In 1954, the minigolf course in Ascona (Switzerland) opened, the oldest course worldwide following the norms of Paul Bongni.
The earliest documented minigolf competitions were played in the United States, however. The first National Tom Thumb Open minigolf tournament was arranged in 1930, with a total cash purse $10,000 (the top prize being $2,000). Qualification play-offs were played in all of the 48 states, and the final competition on Lookout Mountain, Chattanooga, Tennessee attracted over 200 players representing thirty states. After the Depression ten years later, minigolf died out as a competition sport in America, and has begun to recover only during the most recent decades. Luckily enough, the American minigolf sport boom of the 1930s inspired many European countries, and the sport of minigolf lived on in Europe even after the American game fell into Depression.
In 1938 Joseph and Robert Taylor from Binghamton, New York started building and operating their own miniature golf courses. These courses differed from the ones in the late 20s and early 30s; they were no longer just rolls, banks, and curves, with an occasional pipe thrown in. Their courses not only had landscaping, but also obstacles, including windmills, castles, and wishing wells.
Impressed by the quality of the courses, many customers asked if the Taylors would build a course for them. By the early 1940s, Joe and Bob formed Taylor Brothers, and were in the business of building miniature golf courses and supplying obstacles to the industry. During both the Korean and Vietnam Wars, many a G.I. played on a Taylor Brothers prefabricated course that the U.S. Military had contracted to be built and shipped overseas.
By the late 50s most—if not all—supply catalogs carried Taylor Brothers' obstacles. In 1961 Bob Taylor, Don Clayton of Putt-Putt, and Frank Abramoff of Arnold Palmer Miniature Golf organized the first miniature golf association known as NAPCOMS (or the "National Association of Putting Course Operators, Manufacturers, and Suppliers"). Their first meeting was held in New York City. Though this organization only lasted a few years it was the first attempt to bring miniature golf operators together to promote miniature golf.
In 1955, Lomma Golf, Inc., founded by Al Lomma and his brother Ralph Lomma, led the revival of wacky, animated trick hazards. These hazards required both accurately aimed shots and split-second timing to avoid spinning windmill blades, revolving statuary, and other careening obstacles.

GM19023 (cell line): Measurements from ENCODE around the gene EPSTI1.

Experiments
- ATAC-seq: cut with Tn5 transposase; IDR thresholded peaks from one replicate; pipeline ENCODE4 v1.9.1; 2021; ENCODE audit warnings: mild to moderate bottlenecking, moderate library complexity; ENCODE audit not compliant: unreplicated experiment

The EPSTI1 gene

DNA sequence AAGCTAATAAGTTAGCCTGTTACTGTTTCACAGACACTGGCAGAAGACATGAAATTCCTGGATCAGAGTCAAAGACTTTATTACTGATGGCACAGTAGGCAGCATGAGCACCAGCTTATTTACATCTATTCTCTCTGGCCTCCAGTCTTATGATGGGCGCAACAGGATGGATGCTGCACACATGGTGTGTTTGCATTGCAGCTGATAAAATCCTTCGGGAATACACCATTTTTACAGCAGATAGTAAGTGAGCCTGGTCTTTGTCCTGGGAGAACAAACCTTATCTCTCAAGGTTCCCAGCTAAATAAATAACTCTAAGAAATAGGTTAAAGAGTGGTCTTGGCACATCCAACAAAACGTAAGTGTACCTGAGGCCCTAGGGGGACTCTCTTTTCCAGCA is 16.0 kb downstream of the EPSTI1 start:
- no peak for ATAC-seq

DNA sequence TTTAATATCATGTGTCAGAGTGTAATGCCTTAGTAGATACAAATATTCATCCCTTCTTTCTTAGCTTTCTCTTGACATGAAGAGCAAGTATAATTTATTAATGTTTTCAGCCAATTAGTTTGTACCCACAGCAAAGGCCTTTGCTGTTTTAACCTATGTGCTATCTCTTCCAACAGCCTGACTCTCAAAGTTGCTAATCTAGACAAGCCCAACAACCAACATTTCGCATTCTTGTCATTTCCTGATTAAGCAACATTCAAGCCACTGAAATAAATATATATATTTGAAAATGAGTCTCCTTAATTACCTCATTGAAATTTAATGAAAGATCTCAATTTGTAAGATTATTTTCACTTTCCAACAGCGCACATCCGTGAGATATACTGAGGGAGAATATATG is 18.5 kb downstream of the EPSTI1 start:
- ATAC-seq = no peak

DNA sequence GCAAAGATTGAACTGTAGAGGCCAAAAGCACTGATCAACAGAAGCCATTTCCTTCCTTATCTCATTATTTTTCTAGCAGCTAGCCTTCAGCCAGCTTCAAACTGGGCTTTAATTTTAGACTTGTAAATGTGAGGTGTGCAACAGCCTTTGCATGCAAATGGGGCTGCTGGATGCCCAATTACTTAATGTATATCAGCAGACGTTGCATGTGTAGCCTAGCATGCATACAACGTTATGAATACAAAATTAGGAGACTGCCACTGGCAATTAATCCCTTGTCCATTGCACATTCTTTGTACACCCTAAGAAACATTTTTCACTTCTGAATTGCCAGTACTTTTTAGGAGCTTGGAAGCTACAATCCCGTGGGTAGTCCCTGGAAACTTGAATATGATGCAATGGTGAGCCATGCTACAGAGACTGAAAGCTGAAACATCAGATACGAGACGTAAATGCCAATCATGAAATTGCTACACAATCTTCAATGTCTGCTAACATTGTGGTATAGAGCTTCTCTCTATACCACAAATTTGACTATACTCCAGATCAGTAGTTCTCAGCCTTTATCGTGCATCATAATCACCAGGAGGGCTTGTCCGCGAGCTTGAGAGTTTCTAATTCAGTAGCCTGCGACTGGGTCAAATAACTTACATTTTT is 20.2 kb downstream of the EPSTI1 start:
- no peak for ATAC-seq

The book Tilting At Windmills (How I Learned To Stop Worrying And Love Sport) by Andy Miller tells the story of the formerly sports-hating author attempting to change by competing in miniature golf, including events in Denmark and Latvia.
In the United States, National Miniature Golf Day is held yearly on the second Saturday of May. The event had its inaugural celebration on May 12, 2007, and was officially recognized and published in 2008's edition of Chase's Calendar of Events.
Minigolf has so far not reached wide popularity outside Europe and North America. The reason is probably economic, at least to some extent: the less wealthy countries invest their limited sports funds into such sports that enjoy widest public attention and media coverage, leaving the less popular sports with little or no funding at all. (Minigolf is one of the most popular outdoor games in Europe and America, though, but only as an occasional leisure activity, not as a competitive sport.)
By the 1950s the American Putt-Putt company was exporting their minigolf courses to South Africa, Australia, Japan, India, Iran, Italy, Pakistan, Argentina, Brazil, and the Eastern Bloc. Minigolf courses are found in all parts of the world, but their popularity is by far highest in the USA, the UK, New Zealand, Scandinavia, and central Europe.
The sport of miniature golf is governed internationally by the World Minigolf Sport Federation (WMF), headquartered in Göteborg, Sweden. The WMF is a member of SportAccord. It organises World Championships for youth and elite players, and Continental Championships in Europe, Asia and the USA, held in alternate years.